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Asbury Bible Commentary – IV. The Huge Tree (Ch. 4)
IV. The Huge Tree (Ch. 4)

IV. The Huge Tree (Ch. 4)

This royal report is unusual, for it is in the first person and was published as a personal letter. The king first confessed his belief in the God of wonders, the God the Israelites served. In contrast to pagan deities, this God rules over an eternal kingdom. Then the king called in Daniel.

The remark in parentheses in 4:8 indicates that Nebuchadnezzar had not given up his polytheistic beliefs, though he was able to voice correct doctrines about the God of the Hebrews. He still regarded Daniel as the best of the magicians with a special divine spirit in him. This was a polytheistic concept.

Nebuchadnezzar said he dreamed of a large tree that a messenger from heaven had ordered chopped down. The stump was depicted as a man who had lost his mind and become like an animal in the field.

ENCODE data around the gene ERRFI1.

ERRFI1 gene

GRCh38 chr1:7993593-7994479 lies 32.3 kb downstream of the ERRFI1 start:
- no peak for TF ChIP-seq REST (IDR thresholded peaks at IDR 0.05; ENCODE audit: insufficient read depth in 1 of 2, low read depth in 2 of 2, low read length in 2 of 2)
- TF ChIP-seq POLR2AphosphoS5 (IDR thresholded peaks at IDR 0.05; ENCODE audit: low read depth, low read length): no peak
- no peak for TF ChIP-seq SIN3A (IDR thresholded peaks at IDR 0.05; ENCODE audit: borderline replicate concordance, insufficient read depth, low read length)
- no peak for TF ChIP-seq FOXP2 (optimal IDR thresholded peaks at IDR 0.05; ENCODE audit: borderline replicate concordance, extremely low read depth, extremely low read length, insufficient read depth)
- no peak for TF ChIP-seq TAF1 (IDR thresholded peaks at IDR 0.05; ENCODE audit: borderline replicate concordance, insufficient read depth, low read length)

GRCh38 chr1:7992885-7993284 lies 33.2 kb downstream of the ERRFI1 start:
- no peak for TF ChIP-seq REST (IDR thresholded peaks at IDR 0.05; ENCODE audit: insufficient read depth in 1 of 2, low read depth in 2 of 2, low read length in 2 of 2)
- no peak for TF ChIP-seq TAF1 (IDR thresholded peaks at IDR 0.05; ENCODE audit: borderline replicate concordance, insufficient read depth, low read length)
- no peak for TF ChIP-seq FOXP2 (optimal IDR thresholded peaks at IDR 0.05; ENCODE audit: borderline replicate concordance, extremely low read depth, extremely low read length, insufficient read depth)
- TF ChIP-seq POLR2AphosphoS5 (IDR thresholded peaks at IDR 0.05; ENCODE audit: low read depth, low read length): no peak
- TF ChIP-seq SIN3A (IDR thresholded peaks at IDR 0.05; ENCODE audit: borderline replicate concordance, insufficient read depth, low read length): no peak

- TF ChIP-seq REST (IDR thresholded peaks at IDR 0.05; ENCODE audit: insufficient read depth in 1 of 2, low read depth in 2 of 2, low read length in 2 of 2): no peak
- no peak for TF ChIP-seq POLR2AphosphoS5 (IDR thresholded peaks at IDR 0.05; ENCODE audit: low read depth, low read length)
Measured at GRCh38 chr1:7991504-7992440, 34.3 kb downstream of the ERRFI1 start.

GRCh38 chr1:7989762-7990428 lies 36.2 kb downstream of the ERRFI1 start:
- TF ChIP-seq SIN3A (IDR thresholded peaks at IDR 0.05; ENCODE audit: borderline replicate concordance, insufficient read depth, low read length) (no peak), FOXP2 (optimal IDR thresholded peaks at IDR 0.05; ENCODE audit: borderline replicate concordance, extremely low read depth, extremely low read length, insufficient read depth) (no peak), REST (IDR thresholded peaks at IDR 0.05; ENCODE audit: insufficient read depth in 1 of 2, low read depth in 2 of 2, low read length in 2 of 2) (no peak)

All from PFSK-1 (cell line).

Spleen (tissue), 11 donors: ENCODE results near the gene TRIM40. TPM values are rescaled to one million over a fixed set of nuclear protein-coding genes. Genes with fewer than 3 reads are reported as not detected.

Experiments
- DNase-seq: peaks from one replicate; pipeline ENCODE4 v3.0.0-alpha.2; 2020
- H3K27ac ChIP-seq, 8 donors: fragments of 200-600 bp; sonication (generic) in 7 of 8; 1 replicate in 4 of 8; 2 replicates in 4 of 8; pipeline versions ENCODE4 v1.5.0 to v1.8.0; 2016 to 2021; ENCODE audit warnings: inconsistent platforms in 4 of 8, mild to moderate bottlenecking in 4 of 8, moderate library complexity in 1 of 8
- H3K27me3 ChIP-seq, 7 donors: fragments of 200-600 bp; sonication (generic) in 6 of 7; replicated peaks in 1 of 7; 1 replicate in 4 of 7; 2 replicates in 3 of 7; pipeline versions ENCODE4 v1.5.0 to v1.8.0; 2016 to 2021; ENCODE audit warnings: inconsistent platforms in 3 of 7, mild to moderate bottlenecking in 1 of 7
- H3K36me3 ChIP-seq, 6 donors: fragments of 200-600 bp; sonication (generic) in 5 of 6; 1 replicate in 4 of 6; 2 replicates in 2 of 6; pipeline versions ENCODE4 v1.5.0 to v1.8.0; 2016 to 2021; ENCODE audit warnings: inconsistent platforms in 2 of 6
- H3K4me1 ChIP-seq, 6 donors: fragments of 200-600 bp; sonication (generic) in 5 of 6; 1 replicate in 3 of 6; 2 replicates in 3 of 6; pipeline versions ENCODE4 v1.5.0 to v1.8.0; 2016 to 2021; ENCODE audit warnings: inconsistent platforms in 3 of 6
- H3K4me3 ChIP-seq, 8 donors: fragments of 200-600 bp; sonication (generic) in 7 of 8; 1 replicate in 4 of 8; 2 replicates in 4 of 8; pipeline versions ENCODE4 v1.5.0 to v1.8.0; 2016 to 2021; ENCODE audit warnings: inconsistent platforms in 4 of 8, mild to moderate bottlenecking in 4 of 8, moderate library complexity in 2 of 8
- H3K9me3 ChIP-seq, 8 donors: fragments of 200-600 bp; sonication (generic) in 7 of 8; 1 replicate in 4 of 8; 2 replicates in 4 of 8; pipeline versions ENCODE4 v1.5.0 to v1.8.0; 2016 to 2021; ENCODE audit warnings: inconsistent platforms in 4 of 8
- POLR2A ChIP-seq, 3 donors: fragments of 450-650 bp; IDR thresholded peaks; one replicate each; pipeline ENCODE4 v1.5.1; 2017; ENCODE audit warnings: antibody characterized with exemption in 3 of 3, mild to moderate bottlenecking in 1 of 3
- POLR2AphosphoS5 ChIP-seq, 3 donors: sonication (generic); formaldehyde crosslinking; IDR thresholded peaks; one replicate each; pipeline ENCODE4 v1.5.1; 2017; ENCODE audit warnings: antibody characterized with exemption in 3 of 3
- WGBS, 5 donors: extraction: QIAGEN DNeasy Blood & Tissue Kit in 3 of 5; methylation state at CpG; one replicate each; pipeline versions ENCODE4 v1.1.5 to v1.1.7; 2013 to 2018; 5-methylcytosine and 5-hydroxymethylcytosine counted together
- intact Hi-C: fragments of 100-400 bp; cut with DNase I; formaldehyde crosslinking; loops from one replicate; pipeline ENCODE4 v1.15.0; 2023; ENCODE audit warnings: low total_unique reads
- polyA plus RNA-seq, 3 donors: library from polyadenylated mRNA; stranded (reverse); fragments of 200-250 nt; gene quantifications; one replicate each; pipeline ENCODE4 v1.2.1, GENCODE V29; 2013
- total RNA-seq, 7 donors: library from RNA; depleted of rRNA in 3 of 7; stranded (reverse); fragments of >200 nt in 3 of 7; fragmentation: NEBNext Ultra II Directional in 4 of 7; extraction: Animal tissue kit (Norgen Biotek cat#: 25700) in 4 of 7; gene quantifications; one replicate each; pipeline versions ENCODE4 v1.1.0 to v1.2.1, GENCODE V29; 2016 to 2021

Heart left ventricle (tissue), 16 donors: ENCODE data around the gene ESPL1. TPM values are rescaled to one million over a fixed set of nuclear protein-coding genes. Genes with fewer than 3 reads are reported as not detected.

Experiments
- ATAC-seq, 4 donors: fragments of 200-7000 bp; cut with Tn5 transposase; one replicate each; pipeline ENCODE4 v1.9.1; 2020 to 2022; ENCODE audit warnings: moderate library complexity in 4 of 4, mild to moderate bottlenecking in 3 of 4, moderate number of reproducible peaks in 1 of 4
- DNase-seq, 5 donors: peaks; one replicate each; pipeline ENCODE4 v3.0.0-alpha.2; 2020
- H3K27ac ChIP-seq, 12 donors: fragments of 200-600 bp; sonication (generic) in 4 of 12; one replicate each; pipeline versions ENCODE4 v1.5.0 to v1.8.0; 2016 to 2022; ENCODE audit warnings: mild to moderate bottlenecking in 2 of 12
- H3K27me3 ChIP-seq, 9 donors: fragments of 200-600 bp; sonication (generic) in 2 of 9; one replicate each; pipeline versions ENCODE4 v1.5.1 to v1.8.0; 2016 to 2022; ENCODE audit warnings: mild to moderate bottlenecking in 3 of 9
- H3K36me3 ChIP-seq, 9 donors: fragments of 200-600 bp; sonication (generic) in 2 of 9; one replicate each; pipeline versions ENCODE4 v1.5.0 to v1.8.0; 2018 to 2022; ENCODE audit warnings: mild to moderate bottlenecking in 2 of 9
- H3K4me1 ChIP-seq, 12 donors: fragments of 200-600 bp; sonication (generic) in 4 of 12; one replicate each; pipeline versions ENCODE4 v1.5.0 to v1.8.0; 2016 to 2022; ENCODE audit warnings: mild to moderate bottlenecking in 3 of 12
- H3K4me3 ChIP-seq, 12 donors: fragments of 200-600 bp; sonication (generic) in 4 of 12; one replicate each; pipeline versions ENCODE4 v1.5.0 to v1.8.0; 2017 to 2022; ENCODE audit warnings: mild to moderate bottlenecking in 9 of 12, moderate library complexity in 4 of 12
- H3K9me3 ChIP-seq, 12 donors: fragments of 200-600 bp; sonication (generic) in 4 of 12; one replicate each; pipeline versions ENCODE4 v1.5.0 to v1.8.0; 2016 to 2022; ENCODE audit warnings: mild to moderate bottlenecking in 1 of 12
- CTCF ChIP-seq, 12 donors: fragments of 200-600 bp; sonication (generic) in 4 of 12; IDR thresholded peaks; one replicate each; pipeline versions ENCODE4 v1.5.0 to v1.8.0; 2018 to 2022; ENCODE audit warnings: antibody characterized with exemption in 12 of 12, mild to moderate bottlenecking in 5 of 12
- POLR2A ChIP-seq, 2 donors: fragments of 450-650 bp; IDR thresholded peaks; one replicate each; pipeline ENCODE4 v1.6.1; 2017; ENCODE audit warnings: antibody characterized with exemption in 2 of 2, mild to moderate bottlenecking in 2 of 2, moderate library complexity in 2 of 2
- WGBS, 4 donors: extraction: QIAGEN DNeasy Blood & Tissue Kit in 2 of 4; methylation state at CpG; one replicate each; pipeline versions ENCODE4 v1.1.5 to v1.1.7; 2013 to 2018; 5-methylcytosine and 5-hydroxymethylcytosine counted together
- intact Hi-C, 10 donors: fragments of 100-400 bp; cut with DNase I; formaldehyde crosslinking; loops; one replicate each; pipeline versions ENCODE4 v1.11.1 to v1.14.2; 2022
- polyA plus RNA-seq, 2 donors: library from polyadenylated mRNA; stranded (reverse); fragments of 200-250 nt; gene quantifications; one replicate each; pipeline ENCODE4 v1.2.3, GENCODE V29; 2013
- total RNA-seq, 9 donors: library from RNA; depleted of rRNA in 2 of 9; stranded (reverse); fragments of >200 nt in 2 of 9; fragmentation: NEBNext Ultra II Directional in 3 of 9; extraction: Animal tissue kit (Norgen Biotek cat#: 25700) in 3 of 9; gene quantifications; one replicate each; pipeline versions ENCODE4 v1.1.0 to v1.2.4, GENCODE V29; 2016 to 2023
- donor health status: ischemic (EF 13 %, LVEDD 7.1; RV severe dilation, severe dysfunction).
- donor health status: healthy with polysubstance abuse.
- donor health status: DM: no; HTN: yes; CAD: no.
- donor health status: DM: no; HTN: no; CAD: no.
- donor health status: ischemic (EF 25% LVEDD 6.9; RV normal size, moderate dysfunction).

When the emperor asked for an interpretation, Daniel became very disturbed. Reluctantly Daniel explained that Nebuchadnezzar was the tree, for he was a mighty ruler, but the sovereign Lord had decreed his downfall. He would become an animal in the fields unless he sincerely acknowledge[d] that heaven rules. Clearly though the king had several times admitted that the God of the Hebrews was mighty, he had remained unwilling to let the one true God rule over his own life.

Nothing happened for a year. Perhaps Nebuchadnezzar was too frightened to challenge the sovereignty of the God of heaven during that time. Eventually he began to boast of his power and the glory of his majesty.

Nebuchadnezzar's probation period was over. The voice of the Judge uttered the verdict. The tree would now be cut and the king would live like an animal. Nebuchadnezzar's mighty power could not prevent it; he was soon in the fields eating like the animals.

Nebuchadnezzar testified that he recovered his sanity and praised the eternal Most High. God granted the emperor full restoration to his throne and empire. Nebuchadnezzar now fully confessed his devotion to the one true God whose ways he called right and just. The act of humbling the proud is included as one of those ways.